December 23, 2012
Astronomers Give The All Clear – Asteroid Will Not Impact Earth In 2040
redOrbit Staff & Wire Reports - Your Universe Online
A 140 meter diameter asteroid experts once believed had a one in 500 chance of striking the earth no longer presents a significant impact risk, NASA officials have confirmed.
Previously, orbital uncertainties meant there could have been a 0.2-percent chance that asteroid 2011 AG5 would collide with the planet in February 2040, prompting the scientific community -- including David Tholen, Richard Wainscoat and Marco Micheli of the University of Hawaii Institute for Astronomy (IFA) -- to continue monitoring its course, the university said in a statement Friday.
Tholen, Wainscoat, and Micheli used the 8-meter Gemini North telescope, located at Mauna Kea, to locate the asteroid on October 20, October 21, and October 27 of this year. The data they collected was reviewed by NASA´s Near-Earth Object (NEO) Program Office at the Jet Propulsion Laboratory (JPL) in Pasadena, California, who declared the chance of an impact 28 years from now had been "eliminated."
"The updated trajectory of 2011 AG5 is not significantly different, but the new observations have reduced the orbit uncertainties by more than a factor of 60, meaning that Earth´s position in February 2040 no longer falls within the range of possible future paths for the asteroid," officials from the Gemini Observatory explained. "With the updated orbit, the asteroid will pass no closer than 890,000 km (550,000 miles, over twice the distance to the moon) in February 2040, the time of the prior potential collision."
Had the asteroid, which had a diameter roughly equal to a pair of football fields, collided with Earth, it would have released approximately 100 megatons worth of energy -- several thousand times more powerful than the atomic bombs dropped on Hiroshima and Nagasaki during World War II, the researchers said. The University of Hawaii researchers used the Gemini Multi-Object Spectrograph to collect their data.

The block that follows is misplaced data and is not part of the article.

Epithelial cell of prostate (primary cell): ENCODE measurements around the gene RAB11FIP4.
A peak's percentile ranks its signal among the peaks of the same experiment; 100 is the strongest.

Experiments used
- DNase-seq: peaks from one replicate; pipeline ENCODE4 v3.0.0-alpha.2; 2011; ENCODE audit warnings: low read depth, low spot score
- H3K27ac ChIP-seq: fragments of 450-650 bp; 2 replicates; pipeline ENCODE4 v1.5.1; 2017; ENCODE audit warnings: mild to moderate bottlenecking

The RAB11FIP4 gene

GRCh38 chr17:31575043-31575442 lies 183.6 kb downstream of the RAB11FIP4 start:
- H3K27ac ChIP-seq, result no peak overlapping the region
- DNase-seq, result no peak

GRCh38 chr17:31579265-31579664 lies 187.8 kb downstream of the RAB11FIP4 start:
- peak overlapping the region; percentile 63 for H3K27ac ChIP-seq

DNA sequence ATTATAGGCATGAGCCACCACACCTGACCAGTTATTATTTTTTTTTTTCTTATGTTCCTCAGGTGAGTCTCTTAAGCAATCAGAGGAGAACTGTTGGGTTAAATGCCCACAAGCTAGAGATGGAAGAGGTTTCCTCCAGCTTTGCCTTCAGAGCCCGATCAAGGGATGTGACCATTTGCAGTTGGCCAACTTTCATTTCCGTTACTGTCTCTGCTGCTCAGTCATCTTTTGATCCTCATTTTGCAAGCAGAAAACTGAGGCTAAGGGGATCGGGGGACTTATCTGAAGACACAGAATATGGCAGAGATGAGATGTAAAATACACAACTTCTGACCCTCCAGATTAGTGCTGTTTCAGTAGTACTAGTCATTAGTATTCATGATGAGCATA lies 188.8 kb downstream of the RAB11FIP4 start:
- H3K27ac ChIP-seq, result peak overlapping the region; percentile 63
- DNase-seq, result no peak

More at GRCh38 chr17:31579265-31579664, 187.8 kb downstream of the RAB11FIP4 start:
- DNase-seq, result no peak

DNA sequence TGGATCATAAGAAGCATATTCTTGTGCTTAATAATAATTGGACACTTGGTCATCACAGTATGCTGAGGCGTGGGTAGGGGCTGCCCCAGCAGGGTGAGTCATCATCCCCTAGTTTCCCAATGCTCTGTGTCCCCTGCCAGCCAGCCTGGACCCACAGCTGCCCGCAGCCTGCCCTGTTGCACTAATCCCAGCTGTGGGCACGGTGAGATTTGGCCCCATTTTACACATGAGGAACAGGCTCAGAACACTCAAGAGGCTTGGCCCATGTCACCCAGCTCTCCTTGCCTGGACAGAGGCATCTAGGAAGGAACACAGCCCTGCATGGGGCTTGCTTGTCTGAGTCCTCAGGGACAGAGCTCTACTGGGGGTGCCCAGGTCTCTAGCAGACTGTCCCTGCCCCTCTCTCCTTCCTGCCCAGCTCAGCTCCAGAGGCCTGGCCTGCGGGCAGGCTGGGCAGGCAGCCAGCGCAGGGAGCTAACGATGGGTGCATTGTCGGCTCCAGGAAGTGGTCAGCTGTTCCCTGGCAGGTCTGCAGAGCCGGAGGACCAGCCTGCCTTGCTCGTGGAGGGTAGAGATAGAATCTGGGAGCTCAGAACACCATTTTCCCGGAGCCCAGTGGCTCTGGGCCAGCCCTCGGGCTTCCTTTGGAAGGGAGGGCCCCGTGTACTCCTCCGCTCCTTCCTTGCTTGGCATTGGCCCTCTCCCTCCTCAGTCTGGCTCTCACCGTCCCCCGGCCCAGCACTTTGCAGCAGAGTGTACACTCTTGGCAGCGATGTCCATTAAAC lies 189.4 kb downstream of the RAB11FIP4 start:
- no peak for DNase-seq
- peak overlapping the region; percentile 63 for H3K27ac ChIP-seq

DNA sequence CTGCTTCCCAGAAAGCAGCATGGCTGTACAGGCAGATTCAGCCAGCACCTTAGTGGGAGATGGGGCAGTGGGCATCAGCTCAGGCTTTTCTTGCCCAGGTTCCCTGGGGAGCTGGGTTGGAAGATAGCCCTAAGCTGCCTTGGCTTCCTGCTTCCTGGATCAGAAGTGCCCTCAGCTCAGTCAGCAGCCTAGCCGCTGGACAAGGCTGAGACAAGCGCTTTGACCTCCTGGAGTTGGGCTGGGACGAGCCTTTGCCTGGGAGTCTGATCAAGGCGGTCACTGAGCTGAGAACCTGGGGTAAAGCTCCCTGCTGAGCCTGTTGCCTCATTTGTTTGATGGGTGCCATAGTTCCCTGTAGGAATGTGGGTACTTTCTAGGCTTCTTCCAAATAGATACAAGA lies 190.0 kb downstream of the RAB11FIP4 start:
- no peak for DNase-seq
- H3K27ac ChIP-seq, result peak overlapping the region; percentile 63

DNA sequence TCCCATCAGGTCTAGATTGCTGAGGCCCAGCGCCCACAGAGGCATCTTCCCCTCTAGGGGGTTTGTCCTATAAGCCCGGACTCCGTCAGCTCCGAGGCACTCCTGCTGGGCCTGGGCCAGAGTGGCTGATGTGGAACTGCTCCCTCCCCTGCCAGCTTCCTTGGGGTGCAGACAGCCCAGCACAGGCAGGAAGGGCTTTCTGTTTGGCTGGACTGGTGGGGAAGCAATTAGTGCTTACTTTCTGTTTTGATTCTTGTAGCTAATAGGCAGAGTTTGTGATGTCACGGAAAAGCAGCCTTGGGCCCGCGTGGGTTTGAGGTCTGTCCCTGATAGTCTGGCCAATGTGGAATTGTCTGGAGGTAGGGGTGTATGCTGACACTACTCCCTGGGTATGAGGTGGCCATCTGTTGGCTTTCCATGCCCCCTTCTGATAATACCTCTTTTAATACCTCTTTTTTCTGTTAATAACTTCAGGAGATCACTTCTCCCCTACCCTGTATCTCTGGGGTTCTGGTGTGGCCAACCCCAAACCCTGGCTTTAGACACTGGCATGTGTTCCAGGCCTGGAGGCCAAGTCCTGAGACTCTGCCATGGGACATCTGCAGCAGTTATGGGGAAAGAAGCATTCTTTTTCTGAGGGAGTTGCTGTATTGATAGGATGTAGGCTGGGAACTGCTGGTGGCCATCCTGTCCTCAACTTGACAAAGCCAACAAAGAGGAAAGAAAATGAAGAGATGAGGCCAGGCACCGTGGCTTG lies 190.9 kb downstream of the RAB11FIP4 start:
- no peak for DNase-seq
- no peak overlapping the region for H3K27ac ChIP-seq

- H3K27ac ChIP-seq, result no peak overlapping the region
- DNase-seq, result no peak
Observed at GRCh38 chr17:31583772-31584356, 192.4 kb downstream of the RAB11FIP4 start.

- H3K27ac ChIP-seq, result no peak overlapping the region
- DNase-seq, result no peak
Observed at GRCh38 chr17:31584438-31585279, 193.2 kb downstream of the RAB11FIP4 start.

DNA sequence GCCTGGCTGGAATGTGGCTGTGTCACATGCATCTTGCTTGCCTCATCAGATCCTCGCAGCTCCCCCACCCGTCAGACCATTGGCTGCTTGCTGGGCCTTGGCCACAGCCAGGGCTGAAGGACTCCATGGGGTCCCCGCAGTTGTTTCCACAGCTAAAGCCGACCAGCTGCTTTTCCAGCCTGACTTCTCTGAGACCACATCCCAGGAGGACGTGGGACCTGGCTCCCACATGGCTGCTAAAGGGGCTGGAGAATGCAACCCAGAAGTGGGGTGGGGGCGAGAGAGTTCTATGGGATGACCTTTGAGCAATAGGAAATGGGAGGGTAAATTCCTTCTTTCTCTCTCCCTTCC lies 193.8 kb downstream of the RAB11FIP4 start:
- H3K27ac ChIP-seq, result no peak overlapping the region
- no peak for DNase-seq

According to the IFA, earlier this year, "NEO Program Office conducted a contingency deflection analysis for the 2040 potential impact of 2011 AG5. Among the findings was that any new observations either in 2012 or in 2013, when the object will be much easier to observe, had a 95 percent likelihood of eliminating the hazard posed by 2011 AG5."
"If the potential for impact had been confirmed the impact odds could have risen as high as 1 in 10, but the May 2012 study found that scenario to be unlikely. While the interest in 2011 AG5 has been reduced by the new results, the experience gained by studying this real-world deflection problem has demonstrated that NASA is well situated to detect and predict the trajectories of Earth-threatening asteroids," they added.